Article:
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Libyan Rebels Set On Ousting Gadhafi


Joining us now as she is traveling in the rebel-held east part of Libya is NPR's Soraya Sarhaddi Nelson. Good morning, Soraya.

SORAYA SARHADDI NELSON: Good morning, David.

GREENE: Tell us what you can about what's playing out there.

NELSON: Well, it's a little quieter this morning. It seems like at this stage, what we're told and the latest thing I had heard is that the rebels are in control of pretty much all of Tripoli, or so they claim.

The one place they seem to be steering clear from, or they're a little hesitant to go into, is the area in and around the Bab al-Azizia compound, which, of course, is Gadhafi's compound. But the concern is, of course, the pro-Gadhafi forces that are still in town.

I mean, if there's anything in this country, there are a lot of guns and there are a lot of people, and where all the loyalties lie is certainly not clear.

GREENE: Soraya, I know one thing that rebel leaders are telling people in eastern Libya, people who support the opposition is as this goes forward, don't take revenge against government supporters. So, you know, the world is watching what is playing out. What else are you hearing from the rebel leadership?

NELSON: Well, there's certainly much more circumspect about their successes in the last 24 hours. While the rebel leaders were actually leading, I guess, the charge, if you will - certainly, our correspondent Lourdes Garcia-Navarro has been with them.

They're much more positive about the goals that they've achieved, whereas nearby here in Benghazi, they were cautioning people to be a little more patient, that it could take a week for Tripoli to really be under rebel control. You know, they said this is a city of two million people. One senior NTC, National Transitional Council person that we spoke to said that, you know, expect surprises.

This has been the city of two million people, and it's just not predictable. Again, you don't know where the pro-Gadhafi forces have sort of melted away to. So they're being a little more circumspect. And certainly, we also have parts of the country here that are still under Gadhafi control.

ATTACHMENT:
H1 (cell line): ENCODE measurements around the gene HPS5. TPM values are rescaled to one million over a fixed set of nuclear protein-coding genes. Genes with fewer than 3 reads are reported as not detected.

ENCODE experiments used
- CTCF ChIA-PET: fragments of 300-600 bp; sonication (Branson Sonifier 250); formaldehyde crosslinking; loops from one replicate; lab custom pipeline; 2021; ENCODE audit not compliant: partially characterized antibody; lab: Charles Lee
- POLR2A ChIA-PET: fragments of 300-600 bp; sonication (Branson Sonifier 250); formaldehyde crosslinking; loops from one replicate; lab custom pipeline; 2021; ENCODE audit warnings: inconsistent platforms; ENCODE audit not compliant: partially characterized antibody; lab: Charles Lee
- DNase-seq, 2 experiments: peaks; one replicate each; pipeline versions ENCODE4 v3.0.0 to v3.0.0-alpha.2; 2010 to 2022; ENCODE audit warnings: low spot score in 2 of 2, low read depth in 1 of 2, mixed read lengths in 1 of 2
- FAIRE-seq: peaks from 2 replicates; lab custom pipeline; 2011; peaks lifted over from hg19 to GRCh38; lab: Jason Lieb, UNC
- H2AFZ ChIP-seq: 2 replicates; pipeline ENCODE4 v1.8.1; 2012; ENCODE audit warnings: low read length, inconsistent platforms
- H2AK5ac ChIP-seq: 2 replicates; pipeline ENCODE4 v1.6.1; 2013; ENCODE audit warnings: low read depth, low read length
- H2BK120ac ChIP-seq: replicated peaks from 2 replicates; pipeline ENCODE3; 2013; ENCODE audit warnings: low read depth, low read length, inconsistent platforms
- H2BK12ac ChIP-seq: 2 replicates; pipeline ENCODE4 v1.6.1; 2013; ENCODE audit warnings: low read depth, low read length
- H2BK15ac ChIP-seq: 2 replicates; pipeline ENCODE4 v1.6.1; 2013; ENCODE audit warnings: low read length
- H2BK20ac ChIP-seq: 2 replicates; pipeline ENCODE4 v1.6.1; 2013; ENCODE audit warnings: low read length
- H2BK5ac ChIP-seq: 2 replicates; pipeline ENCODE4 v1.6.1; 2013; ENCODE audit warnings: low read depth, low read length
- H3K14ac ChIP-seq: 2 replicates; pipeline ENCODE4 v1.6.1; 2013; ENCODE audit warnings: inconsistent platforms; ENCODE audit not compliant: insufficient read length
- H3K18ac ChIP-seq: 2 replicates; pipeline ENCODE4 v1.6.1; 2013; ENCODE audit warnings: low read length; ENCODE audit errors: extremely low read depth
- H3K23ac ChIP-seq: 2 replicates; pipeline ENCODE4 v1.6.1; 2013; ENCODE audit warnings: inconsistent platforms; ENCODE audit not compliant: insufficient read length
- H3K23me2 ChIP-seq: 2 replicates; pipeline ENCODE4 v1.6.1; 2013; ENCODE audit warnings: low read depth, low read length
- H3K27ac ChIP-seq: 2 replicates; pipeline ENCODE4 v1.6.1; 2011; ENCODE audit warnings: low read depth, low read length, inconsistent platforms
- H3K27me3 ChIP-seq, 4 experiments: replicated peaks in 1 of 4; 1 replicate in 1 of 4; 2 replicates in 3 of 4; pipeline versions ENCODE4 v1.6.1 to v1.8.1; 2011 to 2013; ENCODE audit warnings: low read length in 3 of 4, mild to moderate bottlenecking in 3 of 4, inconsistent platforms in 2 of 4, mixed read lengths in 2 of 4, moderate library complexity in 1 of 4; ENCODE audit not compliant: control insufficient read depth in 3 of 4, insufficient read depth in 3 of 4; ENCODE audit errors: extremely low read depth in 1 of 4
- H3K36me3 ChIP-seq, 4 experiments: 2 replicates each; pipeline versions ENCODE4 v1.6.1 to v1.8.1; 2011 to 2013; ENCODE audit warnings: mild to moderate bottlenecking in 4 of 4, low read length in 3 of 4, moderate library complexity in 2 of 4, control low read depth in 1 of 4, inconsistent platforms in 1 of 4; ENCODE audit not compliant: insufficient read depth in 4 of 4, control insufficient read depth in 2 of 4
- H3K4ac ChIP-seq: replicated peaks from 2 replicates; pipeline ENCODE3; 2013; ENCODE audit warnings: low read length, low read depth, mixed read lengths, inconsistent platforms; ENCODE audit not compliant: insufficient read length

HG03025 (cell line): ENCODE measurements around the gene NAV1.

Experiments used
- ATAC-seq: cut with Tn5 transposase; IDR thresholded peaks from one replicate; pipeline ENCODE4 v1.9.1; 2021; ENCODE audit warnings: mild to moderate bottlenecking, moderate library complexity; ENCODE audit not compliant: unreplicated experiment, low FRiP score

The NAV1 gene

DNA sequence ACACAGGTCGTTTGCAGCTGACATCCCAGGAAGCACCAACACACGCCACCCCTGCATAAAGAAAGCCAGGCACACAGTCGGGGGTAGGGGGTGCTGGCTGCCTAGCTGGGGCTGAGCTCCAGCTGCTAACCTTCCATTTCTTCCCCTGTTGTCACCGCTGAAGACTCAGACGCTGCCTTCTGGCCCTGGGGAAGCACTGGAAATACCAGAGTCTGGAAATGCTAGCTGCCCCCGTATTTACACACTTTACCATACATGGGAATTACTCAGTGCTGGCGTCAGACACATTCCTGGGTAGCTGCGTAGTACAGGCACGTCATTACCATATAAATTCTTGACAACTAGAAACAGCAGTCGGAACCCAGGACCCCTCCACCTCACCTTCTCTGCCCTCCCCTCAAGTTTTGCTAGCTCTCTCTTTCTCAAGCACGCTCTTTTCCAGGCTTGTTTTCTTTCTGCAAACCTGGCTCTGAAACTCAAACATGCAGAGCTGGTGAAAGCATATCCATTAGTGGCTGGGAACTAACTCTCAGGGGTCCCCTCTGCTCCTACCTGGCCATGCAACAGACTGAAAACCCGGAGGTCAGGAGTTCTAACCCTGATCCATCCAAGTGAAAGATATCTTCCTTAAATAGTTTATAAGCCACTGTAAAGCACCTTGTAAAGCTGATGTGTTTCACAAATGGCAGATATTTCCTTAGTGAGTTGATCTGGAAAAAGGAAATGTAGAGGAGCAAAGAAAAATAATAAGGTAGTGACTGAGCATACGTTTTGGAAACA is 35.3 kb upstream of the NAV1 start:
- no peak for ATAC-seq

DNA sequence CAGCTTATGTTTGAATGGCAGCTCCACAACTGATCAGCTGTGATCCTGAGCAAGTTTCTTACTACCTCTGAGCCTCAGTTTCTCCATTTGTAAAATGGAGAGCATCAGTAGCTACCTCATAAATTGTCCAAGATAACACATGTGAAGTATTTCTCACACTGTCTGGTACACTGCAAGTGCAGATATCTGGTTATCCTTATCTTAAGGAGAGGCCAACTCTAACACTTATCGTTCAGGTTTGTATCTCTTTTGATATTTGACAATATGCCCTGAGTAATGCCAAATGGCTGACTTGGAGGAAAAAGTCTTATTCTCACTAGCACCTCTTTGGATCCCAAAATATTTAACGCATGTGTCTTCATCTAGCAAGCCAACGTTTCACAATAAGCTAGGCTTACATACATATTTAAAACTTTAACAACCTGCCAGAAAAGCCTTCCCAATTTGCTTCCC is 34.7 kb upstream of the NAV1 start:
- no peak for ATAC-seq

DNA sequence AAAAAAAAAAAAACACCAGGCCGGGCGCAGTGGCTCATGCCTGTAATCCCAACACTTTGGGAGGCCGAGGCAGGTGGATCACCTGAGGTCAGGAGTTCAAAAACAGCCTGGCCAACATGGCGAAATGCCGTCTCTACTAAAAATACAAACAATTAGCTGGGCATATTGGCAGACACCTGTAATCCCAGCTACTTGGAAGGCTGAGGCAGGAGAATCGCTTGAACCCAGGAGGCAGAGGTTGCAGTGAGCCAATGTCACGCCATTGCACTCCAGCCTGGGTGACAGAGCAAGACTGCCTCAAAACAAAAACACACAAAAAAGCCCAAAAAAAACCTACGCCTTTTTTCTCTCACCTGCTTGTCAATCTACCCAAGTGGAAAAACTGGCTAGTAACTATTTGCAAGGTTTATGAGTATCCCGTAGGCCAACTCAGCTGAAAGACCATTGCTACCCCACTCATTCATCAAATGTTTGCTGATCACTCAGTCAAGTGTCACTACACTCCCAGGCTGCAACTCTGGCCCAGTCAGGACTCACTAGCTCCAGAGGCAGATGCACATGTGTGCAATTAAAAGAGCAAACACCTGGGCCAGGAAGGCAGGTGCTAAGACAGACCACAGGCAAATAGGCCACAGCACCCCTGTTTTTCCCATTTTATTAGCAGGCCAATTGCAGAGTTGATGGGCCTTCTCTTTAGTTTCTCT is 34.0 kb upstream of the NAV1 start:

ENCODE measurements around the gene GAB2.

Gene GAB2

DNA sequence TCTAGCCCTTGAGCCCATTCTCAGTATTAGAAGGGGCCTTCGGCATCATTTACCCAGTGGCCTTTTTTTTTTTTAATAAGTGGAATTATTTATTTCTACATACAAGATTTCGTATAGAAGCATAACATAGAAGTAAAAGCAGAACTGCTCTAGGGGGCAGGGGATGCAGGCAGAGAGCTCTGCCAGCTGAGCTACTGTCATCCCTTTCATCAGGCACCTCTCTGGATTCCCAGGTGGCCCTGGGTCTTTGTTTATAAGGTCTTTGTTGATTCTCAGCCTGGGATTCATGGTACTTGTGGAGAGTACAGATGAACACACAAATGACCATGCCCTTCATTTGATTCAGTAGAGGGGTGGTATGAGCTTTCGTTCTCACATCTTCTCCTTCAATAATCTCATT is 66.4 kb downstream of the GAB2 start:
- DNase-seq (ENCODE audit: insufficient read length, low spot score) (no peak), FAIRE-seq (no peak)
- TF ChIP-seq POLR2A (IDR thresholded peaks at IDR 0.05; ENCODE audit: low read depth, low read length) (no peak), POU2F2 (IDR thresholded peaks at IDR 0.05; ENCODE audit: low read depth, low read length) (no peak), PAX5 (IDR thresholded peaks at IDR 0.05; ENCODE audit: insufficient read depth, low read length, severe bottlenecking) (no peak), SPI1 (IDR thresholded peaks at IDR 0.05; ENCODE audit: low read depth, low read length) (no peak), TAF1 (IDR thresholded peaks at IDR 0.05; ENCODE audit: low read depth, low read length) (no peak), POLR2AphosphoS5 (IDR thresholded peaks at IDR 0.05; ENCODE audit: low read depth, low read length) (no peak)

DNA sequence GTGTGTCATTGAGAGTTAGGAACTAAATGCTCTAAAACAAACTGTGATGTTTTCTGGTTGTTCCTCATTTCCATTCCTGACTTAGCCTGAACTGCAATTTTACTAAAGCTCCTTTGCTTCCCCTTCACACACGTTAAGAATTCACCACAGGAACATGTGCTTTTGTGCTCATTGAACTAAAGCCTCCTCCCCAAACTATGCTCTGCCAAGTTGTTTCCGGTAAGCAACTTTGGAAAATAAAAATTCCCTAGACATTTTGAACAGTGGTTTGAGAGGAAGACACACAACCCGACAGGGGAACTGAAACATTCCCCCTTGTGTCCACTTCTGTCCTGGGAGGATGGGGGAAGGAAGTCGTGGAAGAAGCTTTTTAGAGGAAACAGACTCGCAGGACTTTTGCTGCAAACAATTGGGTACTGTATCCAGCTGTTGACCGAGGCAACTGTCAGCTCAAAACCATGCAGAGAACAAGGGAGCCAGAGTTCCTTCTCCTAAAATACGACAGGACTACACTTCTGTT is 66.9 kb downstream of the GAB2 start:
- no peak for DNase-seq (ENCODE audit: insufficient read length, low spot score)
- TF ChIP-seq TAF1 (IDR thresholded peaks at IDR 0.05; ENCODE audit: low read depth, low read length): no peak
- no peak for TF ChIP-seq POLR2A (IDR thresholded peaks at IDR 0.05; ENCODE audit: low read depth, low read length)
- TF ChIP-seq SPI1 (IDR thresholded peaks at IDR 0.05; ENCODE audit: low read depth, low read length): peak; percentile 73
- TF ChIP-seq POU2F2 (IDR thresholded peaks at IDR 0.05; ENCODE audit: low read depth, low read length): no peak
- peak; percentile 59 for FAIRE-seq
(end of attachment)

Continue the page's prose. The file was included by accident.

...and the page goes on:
I mean, it's important to note that while celebrations are going on all over in Tripoli, as well as in Benghazi - which, of course, is the capital of the rebel-held territory - people from Benghazi can't go to Tripoli to see what's going on, because the country is cut off. I mean, they're cut off.

GREENE: Well, are they getting the news from Tripoli? I mean, are people in the east learning about the events in Tripoli? And how are they reacting to it?

NELSON: Well, certainly, they're watching it on television like so many people are around the world, and this place was one of mass celebration last night. In fact, it delayed our trip into Libya because we - the roads were so jammed with people all the way to the Egyptian border celebrating, honking their horns in cars, shooting in the air, that the driver couldn't even get to the border.

It's much quieter this morning. It is Ramadan, and so people tend to sleep a lot during the morning and afternoon hours before iftar, before they break the fast. But it's widely expected the celebrating will continue.

GREENE: Well, Soraya, I know we'll be talking to you a lot more as these events unfold. That's the voice of NPR's Soraya Sarhaddi Nelson, who is traveling through the rebel-held territory in eastern Libya.

Soraya, thank you.

NELSON: You're welcome, David. Transcript provided by NPR, Copyright NPR.

David Greene is an award-winning journalist and New York Times best-selling author. He is a host of NPR's Morning Edition, the most listened-to radio news program in the United States, and also of NPR's popular morning news podcast, Up First.
Special correspondent Soraya Sarhaddi Nelson is based in Berlin. Her reports can be heard on NPR's award-winning programs, including Morning Edition and All Things Considered, and read at NPR.org. From 2012 until 2018 Nelson was NPR's bureau chief in Berlin. She won the ICFJ 2017 Excellence in International Reporting Award for her work in Central and Eastern Europe, North Africa, the Middle East and Afghanistan.